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No one way to win, a Hawks mantra

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In case you were wondering, winning does apparently change everything. Just look at this from ESPNBoston,

It wasn't just Crawford who was hot from the outside. The Hawks shot an impressive 58.9 percent (20 of 34 overall) in the second half, doing most of their damage away from the bucket. Atlanta hit 62.5 percent (10 of 16) of its attempts that came from more than 17 feet out, compared to 55.6 percent (10 of 18) inside of 17 feet.

The Hawks shot a lot of jumpers. What of course is important to note is there was some balance in the attack. Especially in the third quarter when Josh Smith and Al Horford attacked and scored very efficiently. Still, last night was more or less what we have complained about 100 times over and it seemed perfectly great this time around.

I think the lesson to take away is not that jump shots are bad. Bogged down jump shots are bad. Not that someone can't take questionable shots, they just can't do it if they have been missing all game. Atlanta seems to be most consistent with their front court play. But I am not going to complain too much about a few extra jumpers if Jamal Crawford is confidently hitting shots from half court.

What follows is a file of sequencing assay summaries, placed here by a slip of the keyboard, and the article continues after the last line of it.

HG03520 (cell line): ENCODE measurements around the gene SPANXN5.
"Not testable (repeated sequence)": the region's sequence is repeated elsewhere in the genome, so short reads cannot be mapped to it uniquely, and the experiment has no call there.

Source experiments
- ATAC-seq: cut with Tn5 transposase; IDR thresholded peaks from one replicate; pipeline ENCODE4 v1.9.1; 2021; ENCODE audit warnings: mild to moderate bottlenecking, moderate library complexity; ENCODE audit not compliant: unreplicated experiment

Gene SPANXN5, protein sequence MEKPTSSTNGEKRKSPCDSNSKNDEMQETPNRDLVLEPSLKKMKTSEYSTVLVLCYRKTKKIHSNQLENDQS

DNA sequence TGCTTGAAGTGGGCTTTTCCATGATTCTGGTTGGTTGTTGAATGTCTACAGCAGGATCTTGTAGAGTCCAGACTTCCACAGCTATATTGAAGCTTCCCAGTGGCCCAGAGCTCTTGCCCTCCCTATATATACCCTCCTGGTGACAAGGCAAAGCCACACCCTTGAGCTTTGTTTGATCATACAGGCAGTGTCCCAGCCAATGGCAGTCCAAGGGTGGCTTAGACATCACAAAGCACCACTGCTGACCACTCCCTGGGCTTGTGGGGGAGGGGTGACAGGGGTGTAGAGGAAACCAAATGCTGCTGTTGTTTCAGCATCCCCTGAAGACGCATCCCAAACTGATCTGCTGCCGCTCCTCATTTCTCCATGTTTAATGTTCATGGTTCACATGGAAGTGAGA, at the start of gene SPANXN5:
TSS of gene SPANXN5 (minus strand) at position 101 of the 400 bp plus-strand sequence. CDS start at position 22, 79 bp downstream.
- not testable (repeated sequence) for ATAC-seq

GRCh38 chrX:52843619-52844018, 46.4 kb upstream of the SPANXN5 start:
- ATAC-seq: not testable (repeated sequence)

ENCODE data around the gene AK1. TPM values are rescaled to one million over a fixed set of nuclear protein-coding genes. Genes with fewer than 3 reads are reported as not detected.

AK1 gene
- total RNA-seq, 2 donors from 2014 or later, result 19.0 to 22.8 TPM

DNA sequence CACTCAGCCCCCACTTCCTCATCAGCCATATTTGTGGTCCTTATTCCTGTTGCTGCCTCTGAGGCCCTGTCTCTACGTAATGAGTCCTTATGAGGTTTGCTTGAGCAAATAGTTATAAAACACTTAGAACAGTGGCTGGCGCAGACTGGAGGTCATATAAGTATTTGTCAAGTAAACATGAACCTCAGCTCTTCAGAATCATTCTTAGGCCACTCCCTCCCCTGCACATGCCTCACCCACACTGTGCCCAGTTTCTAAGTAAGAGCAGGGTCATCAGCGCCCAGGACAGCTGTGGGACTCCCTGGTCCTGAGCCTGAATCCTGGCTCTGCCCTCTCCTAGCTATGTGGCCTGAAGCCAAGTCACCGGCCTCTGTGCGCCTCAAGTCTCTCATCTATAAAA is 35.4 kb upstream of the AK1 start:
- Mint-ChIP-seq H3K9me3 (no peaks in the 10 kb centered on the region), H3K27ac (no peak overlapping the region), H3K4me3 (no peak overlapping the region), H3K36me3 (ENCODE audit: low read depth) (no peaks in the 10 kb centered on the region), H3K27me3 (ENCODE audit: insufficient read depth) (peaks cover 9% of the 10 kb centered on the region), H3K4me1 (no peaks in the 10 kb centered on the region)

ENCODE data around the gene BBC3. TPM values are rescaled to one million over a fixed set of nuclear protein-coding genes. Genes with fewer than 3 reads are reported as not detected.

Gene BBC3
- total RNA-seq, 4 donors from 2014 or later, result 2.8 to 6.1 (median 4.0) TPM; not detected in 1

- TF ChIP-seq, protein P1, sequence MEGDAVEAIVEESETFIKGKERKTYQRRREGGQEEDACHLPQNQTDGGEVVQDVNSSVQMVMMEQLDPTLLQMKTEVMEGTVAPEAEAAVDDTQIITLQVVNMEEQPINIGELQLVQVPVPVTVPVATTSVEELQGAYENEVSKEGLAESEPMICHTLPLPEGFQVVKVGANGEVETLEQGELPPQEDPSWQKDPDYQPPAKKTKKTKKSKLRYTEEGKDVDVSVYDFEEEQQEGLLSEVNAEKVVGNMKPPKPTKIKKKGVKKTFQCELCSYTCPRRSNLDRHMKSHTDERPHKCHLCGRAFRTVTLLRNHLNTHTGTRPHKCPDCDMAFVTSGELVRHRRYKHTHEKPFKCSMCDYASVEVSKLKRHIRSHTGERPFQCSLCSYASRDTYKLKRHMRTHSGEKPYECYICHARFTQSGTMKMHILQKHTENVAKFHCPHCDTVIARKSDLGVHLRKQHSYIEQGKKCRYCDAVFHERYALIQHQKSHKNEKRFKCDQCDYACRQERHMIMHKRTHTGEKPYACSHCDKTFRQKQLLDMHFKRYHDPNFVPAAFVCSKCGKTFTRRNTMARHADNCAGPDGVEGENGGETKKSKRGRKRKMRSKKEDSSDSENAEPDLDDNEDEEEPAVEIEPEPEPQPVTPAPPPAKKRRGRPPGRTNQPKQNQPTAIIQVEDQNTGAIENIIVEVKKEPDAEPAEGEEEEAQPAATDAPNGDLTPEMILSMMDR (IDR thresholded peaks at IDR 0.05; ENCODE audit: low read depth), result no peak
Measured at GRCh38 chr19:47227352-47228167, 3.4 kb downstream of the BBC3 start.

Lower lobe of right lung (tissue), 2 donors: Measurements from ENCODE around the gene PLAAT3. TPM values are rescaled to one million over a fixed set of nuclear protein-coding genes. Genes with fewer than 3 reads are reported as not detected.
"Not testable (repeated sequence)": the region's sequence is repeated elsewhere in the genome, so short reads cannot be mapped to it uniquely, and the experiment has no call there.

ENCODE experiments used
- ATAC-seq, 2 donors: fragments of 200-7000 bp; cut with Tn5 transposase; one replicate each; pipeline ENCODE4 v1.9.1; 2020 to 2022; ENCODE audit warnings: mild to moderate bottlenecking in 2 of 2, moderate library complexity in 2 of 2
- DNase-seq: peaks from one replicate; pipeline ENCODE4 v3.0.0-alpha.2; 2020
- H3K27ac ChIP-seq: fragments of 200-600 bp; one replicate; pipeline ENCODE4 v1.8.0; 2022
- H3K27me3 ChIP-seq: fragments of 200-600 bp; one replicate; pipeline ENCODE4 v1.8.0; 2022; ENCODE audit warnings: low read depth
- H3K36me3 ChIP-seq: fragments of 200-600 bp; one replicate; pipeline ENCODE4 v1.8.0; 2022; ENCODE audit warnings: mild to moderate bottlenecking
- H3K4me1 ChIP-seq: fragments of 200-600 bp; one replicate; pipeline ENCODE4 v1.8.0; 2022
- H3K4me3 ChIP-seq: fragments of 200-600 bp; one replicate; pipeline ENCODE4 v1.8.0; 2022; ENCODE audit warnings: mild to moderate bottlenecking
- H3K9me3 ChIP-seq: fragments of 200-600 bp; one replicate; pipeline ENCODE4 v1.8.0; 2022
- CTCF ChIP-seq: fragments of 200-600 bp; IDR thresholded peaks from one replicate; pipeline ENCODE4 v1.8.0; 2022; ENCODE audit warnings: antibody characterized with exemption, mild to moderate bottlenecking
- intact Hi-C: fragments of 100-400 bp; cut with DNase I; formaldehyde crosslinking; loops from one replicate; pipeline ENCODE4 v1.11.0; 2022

In the end, it is about recognition. On three possession with under four minutes to go, Joe Johnson went into the first act of the Joe show. Two bad shots and a turnover. But those were his last shots. Jamal Crawford took over, Al Horford rebounded, and the team played good defense.

The Hawks can win any number of ways. Sometimes it will be more lucky than good. Sometimes it will be more good than lucky. But scolding one whole method of scoring is just silly. What they can't do is choose to lose by pressing in one direction at the expense of defense, ball movement, and rebounding. So rejoice in the win, but know the point of having a team without a super star is there is no one way to win, and thinking that way will only bring the losses we so vilify.